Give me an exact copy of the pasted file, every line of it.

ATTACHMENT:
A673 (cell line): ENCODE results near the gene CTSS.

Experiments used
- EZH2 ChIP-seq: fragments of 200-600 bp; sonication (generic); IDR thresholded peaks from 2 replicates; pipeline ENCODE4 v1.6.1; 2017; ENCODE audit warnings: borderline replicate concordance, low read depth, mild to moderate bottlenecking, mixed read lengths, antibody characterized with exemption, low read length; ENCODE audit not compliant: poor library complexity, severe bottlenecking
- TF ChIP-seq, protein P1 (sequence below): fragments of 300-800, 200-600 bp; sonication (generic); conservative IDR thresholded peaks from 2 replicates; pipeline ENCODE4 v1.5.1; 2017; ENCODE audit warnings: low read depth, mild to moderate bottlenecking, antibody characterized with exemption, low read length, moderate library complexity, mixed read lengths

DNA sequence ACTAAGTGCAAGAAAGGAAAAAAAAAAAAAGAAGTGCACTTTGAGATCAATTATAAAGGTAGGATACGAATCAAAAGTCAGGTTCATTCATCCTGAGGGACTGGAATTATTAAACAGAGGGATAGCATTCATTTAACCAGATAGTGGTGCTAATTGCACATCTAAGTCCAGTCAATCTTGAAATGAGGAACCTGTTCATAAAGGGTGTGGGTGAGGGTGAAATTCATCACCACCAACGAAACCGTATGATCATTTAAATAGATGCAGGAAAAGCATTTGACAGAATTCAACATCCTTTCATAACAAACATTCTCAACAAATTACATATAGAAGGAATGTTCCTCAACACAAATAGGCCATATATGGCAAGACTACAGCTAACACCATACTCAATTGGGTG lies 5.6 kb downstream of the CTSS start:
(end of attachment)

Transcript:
A673 (cell line): ENCODE results near the gene CTSS.

Experiments used
- EZH2 ChIP-seq: fragments of 200-600 bp; sonication (generic); IDR thresholded peaks from 2 replicates; pipeline ENCODE4 v1.6.1; 2017; ENCODE audit warnings: borderline replicate concordance, low read depth, mild to moderate bottlenecking, mixed read lengths, antibody characterized with exemption, low read length; ENCODE audit not compliant: poor library complexity, severe bottlenecking
- TF ChIP-seq, protein P1 (sequence below): fragments of 300-800, 200-600 bp; sonication (generic); conservative IDR thresholded peaks from 2 replicates; pipeline ENCODE4 v1.5.1; 2017; ENCODE audit warnings: low read depth, mild to moderate bottlenecking, antibody characterized with exemption, low read length, moderate library complexity, mixed read lengths

DNA sequence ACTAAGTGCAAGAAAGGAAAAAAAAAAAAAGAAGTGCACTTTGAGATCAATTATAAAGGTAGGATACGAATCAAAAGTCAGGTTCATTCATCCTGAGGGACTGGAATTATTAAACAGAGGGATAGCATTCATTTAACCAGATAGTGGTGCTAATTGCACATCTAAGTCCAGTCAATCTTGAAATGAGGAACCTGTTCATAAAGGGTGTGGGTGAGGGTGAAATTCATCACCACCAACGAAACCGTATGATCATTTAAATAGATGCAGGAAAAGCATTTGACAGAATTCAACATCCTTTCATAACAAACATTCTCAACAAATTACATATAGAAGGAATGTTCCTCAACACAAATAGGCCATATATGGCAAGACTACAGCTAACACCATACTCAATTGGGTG lies 5.6 kb downstream of the CTSS start: